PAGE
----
How Karadzic's poetry helps to prove his genocidal intent
Jay Surdukowski is the lawyer, scholar, and poet I previously mentioned who has agreed to let me publish an excerpt of his research. Below are some excerpts from his excellent article "Is Poetry a War Crime? Reckoning for Radovan Karadzic the Warrior-Poet" which was published in the Winter 2005 issue of the Michigan Journal of International Law.
What the article is about...
This Note will suggest that the Office of the Prosecutor of the InternationalHow poetry can be used to prove genocidal intent...
Criminal Tribunal for the former Yugoslavia (ICTY) can use Karadzic’s texts and
affectations to warrior poetry in the pretrial brief and in admitted evidence,
if and when Karadzic ultimately appears for trial. The violent nationalism of
radio broadcasts, political journals, speeches, interviews, and manifestos have
been fair game for the Office of the Prosecutor to make their cases in the last
decade in both the Yugoslavia and Rwanda Tribunals. Why should poetry, perhaps
the most powerful maker of myth and in the Yugoslavia context, a great mover of
dangerous men and women, be any different in the eyes of international law? Even
beyond providing background proof for rabid nationalism, the texts, videos, and
other testimonies relative to Karadzic as poet-warrior could have value in
demonstrating mens rea for crimes Karadzic is accused of orchestrating. This
Note will suggest in particular that the materials at least have evidentiary
value in the mens rea determination for genocide, the most significant crime
Karadzic has been indicted for and the offense that has been branded the
“ultimate crime.” The videotape of the world’s deadliest poetry reading
[Karadzic and Russian nationalist poet Eduard Limonov taking turns reciting
poetry and firing a sniper rifle into Sarajevo] as well as Karadzic’s
poems and incitements with poetry at the front lines should be a part of the
Prosecution’s case just as these other evidentiary and context-building
The major opening where poet-warrior evidence might specifically beAn example of Karadzic's poetry, from Goodbye Assassins...
admissible is proving the intent involved in the crime of genocide—the most
important charge Karadzic faces.
In practice, proving genocidal intent is an “all encompassing” inquiry.
This is chiefly because the specific intent needed for genocide, the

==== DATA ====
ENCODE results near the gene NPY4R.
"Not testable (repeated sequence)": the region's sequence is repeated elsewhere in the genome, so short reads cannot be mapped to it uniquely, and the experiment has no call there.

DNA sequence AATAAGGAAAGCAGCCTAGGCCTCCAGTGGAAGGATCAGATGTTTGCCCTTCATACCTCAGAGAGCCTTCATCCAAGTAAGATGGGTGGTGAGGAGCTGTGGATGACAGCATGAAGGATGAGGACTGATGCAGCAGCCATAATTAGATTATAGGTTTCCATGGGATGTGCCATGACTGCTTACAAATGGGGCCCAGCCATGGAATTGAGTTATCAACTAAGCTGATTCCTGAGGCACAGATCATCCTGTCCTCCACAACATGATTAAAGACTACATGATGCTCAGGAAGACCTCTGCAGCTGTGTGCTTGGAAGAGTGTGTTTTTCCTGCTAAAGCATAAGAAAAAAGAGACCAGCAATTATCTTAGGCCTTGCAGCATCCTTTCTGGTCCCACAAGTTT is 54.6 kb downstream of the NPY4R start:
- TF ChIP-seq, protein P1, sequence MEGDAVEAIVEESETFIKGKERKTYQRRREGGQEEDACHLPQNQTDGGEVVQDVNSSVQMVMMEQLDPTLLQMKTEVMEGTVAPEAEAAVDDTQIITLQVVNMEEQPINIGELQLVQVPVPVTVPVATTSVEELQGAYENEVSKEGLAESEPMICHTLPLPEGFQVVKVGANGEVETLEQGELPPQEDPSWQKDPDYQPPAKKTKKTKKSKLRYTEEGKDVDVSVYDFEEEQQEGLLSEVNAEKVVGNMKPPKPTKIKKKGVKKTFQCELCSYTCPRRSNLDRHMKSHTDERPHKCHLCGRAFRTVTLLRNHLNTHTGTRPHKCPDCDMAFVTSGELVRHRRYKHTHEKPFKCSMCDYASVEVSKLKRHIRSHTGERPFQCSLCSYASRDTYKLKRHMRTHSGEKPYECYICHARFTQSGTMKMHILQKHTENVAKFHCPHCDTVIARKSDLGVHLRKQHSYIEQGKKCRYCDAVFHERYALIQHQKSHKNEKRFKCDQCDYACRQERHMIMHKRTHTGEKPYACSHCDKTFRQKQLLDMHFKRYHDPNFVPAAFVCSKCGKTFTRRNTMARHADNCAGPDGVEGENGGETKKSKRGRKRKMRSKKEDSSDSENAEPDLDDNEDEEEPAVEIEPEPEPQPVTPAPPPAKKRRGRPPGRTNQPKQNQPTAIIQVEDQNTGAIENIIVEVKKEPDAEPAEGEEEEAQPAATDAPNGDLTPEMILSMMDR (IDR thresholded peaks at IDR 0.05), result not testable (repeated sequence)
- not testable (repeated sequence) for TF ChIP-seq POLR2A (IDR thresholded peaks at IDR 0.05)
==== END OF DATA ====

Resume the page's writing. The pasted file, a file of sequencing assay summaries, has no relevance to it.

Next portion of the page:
“intent to destroy, in whole or in part, a national, ethnic racial or religious
group” is difficult to prove. Lacking a confession or concrete documentary
evidence of a plan, inferences on mens rea are drawn case-by-case from whatever
evidence is presented at trial. In determining proof of discriminatory
intent, “the Trial Chamber takes account of not only the general context in
which the acts of the accused fit but also, in particular, his statements and
deeds.” Such evidence may include previous statements and acts of the
defendant and the “general political doctrine that gave rise to the acts.”
Goodbye Assassins, it seems from now onKaradzic's self-satisfaction with Sarajevo's destruction, as one of his early poems had predicted...
The gentlefolks’ aortas will gush without me.
The last chance to get stained with blood
I let go by.
Ever more often I answer ancient calls
And watch the mountains turn green.
Goodbye, assassins, a rare thought of genesis
enters my mind. Of knowing the heaven.
And blood, that ugly word, violent and dark,
Angers Milutin, the ancestor asleep,
gentle even in death, as if in times of fasting.
From the grave, as if from the primeval beginning,
Innocent and simple,
His love rises toward streams,
A piece of bread,
Which sufficed him.
His thoughtful gaze at the streams,
The heavens, unbroken, total,
Takes in me as well.
I cannot share your madness!
Lost brothers, time puts us to the proof.
Shoot the heads of the world without me!
Insane mates. The century’s ravens.
The world travels a narrow path,
Without strength or belief, a target or a bullet.
The papers ooze the age lymph;
Confused the devils get married.
I detect forebodings, fear excessively
For the heavens’ light and the rare summers.
Goodbye, assassins, the boundaries between
The worlds are trampled
Instead of the heart, a hornet drones in vain.
History turned its back on us.
What should one shoot at?
Like an octopus, the age hides its vertebra,
And the winter approaches
With white drifts.
There is a poem of mine about Sarajevo. The title was “Sarajevo,” and first lineReading Karadzic's poetry is proof enough for anybody that he's a sicko obsessed with killing and violence. Let's hope that, based on Mr. Surdukowski's scholarship, that Karadzic's poetry is also used against him as evidence in his Hague trial.
was “I can hear disaster walking. City is burning out like a tamyan in a
church.” In this smoke, there is our conscious of that. And a squad of armed
topola—armed trees. Everything I saw armed, everything I saw in terms of a
fight, in terms of war, in terms of—in army terms. That was 20, 23 years ago,
that I have written this poem, and many other poems have something of
prediction, which frightens me sometimes [laughter].